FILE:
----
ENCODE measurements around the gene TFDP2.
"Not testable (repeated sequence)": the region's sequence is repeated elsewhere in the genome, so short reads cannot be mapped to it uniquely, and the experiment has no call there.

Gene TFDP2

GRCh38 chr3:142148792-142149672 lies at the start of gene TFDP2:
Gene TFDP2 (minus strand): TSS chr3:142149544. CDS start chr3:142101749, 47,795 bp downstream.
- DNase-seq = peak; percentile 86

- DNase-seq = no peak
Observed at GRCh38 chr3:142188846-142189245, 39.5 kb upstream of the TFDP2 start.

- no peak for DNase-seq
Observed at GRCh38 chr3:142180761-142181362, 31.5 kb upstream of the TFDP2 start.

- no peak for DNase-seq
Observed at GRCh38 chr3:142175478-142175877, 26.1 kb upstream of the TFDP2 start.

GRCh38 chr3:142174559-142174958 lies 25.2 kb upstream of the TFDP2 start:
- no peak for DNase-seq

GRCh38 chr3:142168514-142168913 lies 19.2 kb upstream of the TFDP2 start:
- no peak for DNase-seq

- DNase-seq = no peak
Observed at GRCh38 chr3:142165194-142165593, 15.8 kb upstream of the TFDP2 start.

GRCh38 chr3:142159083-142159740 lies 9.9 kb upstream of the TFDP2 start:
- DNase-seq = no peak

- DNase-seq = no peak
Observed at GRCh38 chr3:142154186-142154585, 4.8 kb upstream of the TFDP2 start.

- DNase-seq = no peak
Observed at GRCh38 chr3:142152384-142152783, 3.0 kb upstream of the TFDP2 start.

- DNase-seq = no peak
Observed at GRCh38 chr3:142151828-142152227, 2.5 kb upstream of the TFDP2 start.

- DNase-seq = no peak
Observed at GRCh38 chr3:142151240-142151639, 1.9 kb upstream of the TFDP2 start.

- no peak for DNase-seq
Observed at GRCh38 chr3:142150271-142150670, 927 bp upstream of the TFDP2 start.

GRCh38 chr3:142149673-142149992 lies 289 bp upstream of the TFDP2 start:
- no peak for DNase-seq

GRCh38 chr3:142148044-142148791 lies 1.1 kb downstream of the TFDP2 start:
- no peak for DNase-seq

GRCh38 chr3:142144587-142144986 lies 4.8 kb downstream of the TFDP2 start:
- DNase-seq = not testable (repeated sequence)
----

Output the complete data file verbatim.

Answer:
ENCODE measurements around the gene TFDP2.
"Not testable (repeated sequence)": the region's sequence is repeated elsewhere in the genome, so short reads cannot be mapped to it uniquely, and the experiment has no call there.

Gene TFDP2

GRCh38 chr3:142148792-142149672 lies at the start of gene TFDP2:
Gene TFDP2 (minus strand): TSS chr3:142149544. CDS start chr3:142101749, 47,795 bp downstream.
- DNase-seq = peak; percentile 86

- DNase-seq = no peak
Observed at GRCh38 chr3:142188846-142189245, 39.5 kb upstream of the TFDP2 start.

- no peak for DNase-seq
Observed at GRCh38 chr3:142180761-142181362, 31.5 kb upstream of the TFDP2 start.

- no peak for DNase-seq
Observed at GRCh38 chr3:142175478-142175877, 26.1 kb upstream of the TFDP2 start.

GRCh38 chr3:142174559-142174958 lies 25.2 kb upstream of the TFDP2 start:
- no peak for DNase-seq

GRCh38 chr3:142168514-142168913 lies 19.2 kb upstream of the TFDP2 start:
- no peak for DNase-seq

- DNase-seq = no peak
Observed at GRCh38 chr3:142165194-142165593, 15.8 kb upstream of the TFDP2 start.

GRCh38 chr3:142159083-142159740 lies 9.9 kb upstream of the TFDP2 start:
- DNase-seq = no peak

- DNase-seq = no peak
Observed at GRCh38 chr3:142154186-142154585, 4.8 kb upstream of the TFDP2 start.

- DNase-seq = no peak
Observed at GRCh38 chr3:142152384-142152783, 3.0 kb upstream of the TFDP2 start.

- DNase-seq = no peak
Observed at GRCh38 chr3:142151828-142152227, 2.5 kb upstream of the TFDP2 start.

- DNase-seq = no peak
Observed at GRCh38 chr3:142151240-142151639, 1.9 kb upstream of the TFDP2 start.

- no peak for DNase-seq
Observed at GRCh38 chr3:142150271-142150670, 927 bp upstream of the TFDP2 start.

GRCh38 chr3:142149673-142149992 lies 289 bp upstream of the TFDP2 start:
- no peak for DNase-seq

GRCh38 chr3:142148044-142148791 lies 1.1 kb downstream of the TFDP2 start:
- no peak for DNase-seq

GRCh38 chr3:142144587-142144986 lies 4.8 kb downstream of the TFDP2 start:
- DNase-seq = not testable (repeated sequence)